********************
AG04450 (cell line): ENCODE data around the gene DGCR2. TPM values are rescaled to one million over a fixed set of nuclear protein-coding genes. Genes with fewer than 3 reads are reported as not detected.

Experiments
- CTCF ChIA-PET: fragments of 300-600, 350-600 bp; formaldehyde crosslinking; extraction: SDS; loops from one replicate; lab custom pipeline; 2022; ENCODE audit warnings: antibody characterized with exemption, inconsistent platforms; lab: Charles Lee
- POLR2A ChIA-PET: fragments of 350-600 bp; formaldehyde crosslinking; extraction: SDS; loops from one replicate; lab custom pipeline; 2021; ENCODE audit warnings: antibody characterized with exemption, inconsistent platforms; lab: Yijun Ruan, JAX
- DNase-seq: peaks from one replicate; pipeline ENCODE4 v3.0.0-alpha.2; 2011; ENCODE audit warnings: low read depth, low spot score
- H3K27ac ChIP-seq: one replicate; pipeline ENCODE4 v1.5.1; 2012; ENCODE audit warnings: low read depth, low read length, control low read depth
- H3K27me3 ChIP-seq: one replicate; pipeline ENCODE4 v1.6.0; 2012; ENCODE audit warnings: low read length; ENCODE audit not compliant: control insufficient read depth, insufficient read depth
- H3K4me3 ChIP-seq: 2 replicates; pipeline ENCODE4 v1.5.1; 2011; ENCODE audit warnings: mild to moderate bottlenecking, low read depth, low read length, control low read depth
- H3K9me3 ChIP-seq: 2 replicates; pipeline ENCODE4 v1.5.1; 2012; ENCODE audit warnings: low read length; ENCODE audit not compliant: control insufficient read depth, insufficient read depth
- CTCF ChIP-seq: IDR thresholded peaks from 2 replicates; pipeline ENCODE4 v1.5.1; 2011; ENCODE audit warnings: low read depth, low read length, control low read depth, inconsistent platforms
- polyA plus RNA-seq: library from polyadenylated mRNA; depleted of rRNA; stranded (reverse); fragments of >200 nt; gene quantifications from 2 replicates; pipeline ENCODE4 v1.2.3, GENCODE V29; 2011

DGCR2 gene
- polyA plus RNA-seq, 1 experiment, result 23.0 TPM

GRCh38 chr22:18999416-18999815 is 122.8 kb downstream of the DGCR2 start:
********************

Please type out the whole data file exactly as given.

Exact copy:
AG04450 (cell line): ENCODE data around the gene DGCR2. TPM values are rescaled to one million over a fixed set of nuclear protein-coding genes. Genes with fewer than 3 reads are reported as not detected.

Experiments
- CTCF ChIA-PET: fragments of 300-600, 350-600 bp; formaldehyde crosslinking; extraction: SDS; loops from one replicate; lab custom pipeline; 2022; ENCODE audit warnings: antibody characterized with exemption, inconsistent platforms; lab: Charles Lee
- POLR2A ChIA-PET: fragments of 350-600 bp; formaldehyde crosslinking; extraction: SDS; loops from one replicate; lab custom pipeline; 2021; ENCODE audit warnings: antibody characterized with exemption, inconsistent platforms; lab: Yijun Ruan, JAX
- DNase-seq: peaks from one replicate; pipeline ENCODE4 v3.0.0-alpha.2; 2011; ENCODE audit warnings: low read depth, low spot score
- H3K27ac ChIP-seq: one replicate; pipeline ENCODE4 v1.5.1; 2012; ENCODE audit warnings: low read depth, low read length, control low read depth
- H3K27me3 ChIP-seq: one replicate; pipeline ENCODE4 v1.6.0; 2012; ENCODE audit warnings: low read length; ENCODE audit not compliant: control insufficient read depth, insufficient read depth
- H3K4me3 ChIP-seq: 2 replicates; pipeline ENCODE4 v1.5.1; 2011; ENCODE audit warnings: mild to moderate bottlenecking, low read depth, low read length, control low read depth
- H3K9me3 ChIP-seq: 2 replicates; pipeline ENCODE4 v1.5.1; 2012; ENCODE audit warnings: low read length; ENCODE audit not compliant: control insufficient read depth, insufficient read depth
- CTCF ChIP-seq: IDR thresholded peaks from 2 replicates; pipeline ENCODE4 v1.5.1; 2011; ENCODE audit warnings: low read depth, low read length, control low read depth, inconsistent platforms
- polyA plus RNA-seq: library from polyadenylated mRNA; depleted of rRNA; stranded (reverse); fragments of >200 nt; gene quantifications from 2 replicates; pipeline ENCODE4 v1.2.3, GENCODE V29; 2011

DGCR2 gene
- polyA plus RNA-seq, 1 experiment, result 23.0 TPM

GRCh38 chr22:18999416-18999815 is 122.8 kb downstream of the DGCR2 start: